Lesson 1) …take care of your LIFE first, for it’s all you’ve got, and your life is not about winning prizes. It’s about where your feet are, at this moment. The writing life is a metaphor for being in co-creation with the Source-Of-All, if you know what I mean. So, right now, jot down five things you value about your life that have nothing to do with prizes… lovers, ice cream, dogs who sleep on the bed, growing tomatoes, making snow angels, creme brulee, the smell of roses after a rain… come on, you can do it.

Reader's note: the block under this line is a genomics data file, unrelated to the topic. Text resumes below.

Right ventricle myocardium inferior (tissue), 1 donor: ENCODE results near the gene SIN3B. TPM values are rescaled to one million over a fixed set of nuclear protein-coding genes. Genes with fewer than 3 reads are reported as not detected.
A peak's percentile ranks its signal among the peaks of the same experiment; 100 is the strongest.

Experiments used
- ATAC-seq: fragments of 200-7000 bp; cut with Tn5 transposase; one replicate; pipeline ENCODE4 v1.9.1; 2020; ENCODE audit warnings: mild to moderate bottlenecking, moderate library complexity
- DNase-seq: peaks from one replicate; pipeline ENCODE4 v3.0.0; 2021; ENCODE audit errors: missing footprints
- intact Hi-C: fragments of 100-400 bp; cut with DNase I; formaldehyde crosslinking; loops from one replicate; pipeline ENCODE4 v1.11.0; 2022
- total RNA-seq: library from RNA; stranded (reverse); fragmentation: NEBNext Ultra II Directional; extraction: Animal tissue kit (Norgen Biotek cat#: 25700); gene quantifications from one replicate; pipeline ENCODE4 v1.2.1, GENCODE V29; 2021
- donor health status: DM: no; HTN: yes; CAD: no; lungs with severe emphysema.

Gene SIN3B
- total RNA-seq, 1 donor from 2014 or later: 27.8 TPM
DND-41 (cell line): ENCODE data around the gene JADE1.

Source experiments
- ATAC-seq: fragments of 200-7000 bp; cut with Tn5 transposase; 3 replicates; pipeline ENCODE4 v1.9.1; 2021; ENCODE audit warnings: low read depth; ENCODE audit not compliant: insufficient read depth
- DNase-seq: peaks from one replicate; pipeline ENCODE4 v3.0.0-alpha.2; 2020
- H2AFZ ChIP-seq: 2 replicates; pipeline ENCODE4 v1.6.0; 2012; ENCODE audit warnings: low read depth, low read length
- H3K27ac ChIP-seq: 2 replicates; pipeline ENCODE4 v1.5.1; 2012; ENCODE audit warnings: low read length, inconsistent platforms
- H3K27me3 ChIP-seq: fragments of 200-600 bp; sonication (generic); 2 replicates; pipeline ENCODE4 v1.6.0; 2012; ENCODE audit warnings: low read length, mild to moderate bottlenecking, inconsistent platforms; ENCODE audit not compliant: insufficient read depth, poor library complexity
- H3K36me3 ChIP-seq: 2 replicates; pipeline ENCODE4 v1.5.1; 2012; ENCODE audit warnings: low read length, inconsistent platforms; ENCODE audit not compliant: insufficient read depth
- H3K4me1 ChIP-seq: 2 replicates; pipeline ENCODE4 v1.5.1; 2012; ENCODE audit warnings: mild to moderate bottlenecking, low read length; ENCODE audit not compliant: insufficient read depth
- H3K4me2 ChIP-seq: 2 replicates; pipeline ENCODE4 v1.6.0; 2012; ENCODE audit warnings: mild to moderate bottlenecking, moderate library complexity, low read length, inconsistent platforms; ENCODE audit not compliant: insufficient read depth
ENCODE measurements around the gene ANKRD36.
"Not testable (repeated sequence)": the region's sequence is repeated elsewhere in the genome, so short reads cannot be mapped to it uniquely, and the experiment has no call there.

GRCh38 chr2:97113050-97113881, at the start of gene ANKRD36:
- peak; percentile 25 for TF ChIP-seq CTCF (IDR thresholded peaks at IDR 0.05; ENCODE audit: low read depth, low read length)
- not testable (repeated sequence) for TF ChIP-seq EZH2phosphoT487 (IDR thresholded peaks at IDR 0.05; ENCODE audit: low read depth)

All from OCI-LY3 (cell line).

Second, almost no one publishes, and for those who do, it is as much the luck of timing, relevance, and politics, as it is talent. By which I mean, a lot of really great books never see the light of a bookstore window. How many books (both good and bad) come out in any season? It’s insane. Especially with self-publishing (but that’s another blog). Why am I telling you this? Because it’s true, but also because publishing doesn’t necessarily mean success. Sure it’s nice and I’m glad I’m published, but the truth is that even though I have, for a moment or two, poked my head above the turbulent waves, ultimately I sank out of sight again, while Atwood and Winterson and Franzen and a thousand other writers rose to the tip of the swell. Maybe they’re better writers than I. Fair enough. Might be. So what?

Lesson…2) See lesson 1.